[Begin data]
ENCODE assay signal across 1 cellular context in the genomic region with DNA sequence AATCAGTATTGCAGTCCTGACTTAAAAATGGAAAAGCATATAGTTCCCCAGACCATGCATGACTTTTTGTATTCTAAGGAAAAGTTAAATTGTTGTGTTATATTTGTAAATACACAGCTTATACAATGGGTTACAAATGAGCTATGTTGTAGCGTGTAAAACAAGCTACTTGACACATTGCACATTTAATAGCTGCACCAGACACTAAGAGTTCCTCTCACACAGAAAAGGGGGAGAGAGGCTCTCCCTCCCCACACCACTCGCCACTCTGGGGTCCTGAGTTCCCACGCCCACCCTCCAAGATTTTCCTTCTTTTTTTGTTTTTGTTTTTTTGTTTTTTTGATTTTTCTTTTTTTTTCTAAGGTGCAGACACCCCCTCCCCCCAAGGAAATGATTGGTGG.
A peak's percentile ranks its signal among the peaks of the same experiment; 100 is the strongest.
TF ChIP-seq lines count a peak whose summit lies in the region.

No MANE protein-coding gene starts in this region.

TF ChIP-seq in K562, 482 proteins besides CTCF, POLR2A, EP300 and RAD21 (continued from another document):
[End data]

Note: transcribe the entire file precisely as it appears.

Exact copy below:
ENCODE assay signal across 1 cellular context in the genomic region with DNA sequence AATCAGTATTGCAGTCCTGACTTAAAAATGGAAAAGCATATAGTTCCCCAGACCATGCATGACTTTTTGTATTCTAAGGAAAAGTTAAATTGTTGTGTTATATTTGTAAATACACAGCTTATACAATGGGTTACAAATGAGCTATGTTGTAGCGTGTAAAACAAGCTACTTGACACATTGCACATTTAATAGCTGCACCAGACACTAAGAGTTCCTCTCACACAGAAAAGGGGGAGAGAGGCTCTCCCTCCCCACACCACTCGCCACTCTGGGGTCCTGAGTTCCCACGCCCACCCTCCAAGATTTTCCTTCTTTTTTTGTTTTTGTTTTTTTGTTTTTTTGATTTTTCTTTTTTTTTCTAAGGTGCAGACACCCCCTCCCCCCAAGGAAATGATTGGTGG.
A peak's percentile ranks its signal among the peaks of the same experiment; 100 is the strongest.
TF ChIP-seq lines count a peak whose summit lies in the region.

No MANE protein-coding gene starts in this region.

TF ChIP-seq in K562, 482 proteins besides CTCF, POLR2A, EP300 and RAD21 (continued from another document):